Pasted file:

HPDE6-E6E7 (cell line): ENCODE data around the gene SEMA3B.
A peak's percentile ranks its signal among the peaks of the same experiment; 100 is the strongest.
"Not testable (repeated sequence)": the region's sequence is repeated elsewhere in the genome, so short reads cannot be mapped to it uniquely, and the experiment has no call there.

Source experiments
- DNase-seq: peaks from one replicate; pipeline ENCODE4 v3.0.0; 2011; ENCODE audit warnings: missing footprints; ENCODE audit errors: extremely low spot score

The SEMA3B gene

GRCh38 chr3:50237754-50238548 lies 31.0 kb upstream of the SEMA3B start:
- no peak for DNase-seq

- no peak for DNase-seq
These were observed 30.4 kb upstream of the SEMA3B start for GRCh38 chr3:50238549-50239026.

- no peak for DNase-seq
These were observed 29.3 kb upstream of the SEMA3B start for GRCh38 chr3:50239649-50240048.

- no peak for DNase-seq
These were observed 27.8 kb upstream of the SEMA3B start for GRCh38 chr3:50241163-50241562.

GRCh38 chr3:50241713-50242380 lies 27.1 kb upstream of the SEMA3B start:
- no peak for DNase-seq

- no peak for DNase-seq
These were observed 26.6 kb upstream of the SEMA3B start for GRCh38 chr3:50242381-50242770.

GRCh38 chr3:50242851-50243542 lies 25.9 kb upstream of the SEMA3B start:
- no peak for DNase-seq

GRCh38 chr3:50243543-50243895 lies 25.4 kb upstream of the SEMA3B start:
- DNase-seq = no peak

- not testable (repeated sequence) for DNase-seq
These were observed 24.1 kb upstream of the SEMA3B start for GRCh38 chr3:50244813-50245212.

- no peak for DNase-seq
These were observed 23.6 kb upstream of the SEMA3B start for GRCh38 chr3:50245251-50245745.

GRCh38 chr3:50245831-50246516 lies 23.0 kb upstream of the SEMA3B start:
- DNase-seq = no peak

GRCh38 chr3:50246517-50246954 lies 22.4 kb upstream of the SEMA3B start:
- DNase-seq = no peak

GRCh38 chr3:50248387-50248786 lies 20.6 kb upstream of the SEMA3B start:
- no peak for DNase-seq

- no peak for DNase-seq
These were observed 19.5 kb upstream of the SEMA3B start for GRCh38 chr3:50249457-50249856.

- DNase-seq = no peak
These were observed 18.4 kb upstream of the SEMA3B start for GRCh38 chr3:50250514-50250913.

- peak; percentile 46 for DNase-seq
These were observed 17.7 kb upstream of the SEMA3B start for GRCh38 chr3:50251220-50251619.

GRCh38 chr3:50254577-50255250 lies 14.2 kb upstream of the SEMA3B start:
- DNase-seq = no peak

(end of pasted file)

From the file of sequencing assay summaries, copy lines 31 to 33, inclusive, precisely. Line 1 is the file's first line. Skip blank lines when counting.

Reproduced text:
GRCh38 chr3:50248387-50248786 lies 20.6 kb upstream of the SEMA3B start:
- no peak for DNase-seq

- no peak for DNase-seq